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Works from Plattsburgh State Art Museum collection featured in Ireland

PLATTSBURGH, N.Y. (April 28, 2009) - Works from the Plattsburgh State Art Museum's permanent collection by Irish/American artist James Fitzgerald are being featured in a series of exhibitions hosted by the Regional Cultural Centre in Letterkenny, County Donegal, Ireland.

Study for Two Men Aran Rowers

This represents the first time that artwork from the college's permanent collection has been on loan overseas. The first exhibit, the Aranmore Drawings, will run through June 20 and will feature a large body of Fitzgerald's work, which deals with themes of Irish life. The second exhibit, Dance of the Fishing Boats - Fitzgerald in Donegal, will run from May 4 through May 30 and will offer a glimpse of life in Donegal as seen through the paintings and drawings of James Fitzgerald.

Fitzgerald was born to an Irish family in Milton, Mass., in 1899. He studied at the Massachusetts School of Art from 1923 to 1924. Between 1923 and 1928, he sailed on fishing ships and freighters, eventually settling in Monterey, Calif., where he established a studio and became associated with a group of artists, authors and performers, including John Cage, Martha Graham, E.F. Ricketts and John Steinbeck.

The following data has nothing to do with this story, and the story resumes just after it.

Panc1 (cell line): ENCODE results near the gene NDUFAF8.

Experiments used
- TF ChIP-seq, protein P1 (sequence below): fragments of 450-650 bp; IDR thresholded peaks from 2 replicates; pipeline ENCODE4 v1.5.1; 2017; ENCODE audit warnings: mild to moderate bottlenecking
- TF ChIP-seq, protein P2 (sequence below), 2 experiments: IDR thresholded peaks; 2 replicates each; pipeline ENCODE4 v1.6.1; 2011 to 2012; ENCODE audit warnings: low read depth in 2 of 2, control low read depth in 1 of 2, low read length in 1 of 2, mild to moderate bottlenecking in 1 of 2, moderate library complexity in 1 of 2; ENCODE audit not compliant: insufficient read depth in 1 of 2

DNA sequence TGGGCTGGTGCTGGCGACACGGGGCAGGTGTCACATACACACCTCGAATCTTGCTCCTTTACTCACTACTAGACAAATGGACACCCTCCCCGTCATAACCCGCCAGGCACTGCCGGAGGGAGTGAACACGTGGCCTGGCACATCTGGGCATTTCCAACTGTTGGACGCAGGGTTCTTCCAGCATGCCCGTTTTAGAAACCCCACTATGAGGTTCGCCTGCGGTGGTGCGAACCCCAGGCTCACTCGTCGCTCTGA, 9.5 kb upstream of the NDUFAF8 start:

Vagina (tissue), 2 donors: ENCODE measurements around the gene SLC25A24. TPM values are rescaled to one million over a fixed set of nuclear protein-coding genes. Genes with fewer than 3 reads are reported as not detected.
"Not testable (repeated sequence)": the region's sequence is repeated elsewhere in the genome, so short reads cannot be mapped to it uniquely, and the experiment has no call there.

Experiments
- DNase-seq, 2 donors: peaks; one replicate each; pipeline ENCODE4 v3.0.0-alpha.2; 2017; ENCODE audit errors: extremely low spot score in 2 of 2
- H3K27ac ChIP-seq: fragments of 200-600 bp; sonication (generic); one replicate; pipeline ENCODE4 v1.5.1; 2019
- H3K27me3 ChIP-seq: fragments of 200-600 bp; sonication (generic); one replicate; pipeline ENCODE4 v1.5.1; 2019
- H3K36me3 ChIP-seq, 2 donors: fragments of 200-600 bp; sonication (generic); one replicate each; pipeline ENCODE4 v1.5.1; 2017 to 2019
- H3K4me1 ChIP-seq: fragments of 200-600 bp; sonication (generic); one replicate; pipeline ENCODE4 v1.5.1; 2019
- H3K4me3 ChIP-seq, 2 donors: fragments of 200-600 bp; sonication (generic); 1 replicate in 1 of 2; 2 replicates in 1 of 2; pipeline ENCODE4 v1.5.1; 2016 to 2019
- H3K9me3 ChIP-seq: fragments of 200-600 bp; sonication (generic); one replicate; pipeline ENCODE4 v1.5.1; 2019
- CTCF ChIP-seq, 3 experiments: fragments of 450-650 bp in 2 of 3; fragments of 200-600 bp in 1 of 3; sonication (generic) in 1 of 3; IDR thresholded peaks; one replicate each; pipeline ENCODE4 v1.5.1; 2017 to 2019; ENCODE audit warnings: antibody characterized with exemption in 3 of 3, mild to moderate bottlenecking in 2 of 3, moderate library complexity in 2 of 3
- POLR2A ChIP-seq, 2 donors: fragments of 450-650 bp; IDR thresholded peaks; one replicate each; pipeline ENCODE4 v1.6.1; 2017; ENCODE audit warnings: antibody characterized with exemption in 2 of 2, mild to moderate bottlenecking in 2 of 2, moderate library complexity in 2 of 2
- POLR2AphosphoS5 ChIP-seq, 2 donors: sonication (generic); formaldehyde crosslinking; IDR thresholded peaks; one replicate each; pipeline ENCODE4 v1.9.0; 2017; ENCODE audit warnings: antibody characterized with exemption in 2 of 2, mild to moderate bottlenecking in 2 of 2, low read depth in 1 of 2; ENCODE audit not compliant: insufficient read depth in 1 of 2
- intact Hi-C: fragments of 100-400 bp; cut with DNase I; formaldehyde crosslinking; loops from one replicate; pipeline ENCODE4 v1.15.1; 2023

During the last six years of his life, Fitzgerald made five extended trips to Ireland where he produced a large and integrated body of work dealing with themes of Irish life and the aesthetic and moral concerns of an artist. In addition to the "Irishness" present in the exhibit, the main characteristics of the Fitzgerald style are clearly defined - a delicate balance between story and abstraction, the strength of the gesture and the authority of the brush, a sure and clean definition of the subject and the structure of the work.

Fitzgerald died suddenly in 1971 on the island of Arranmore, County Donegal, Ireland.

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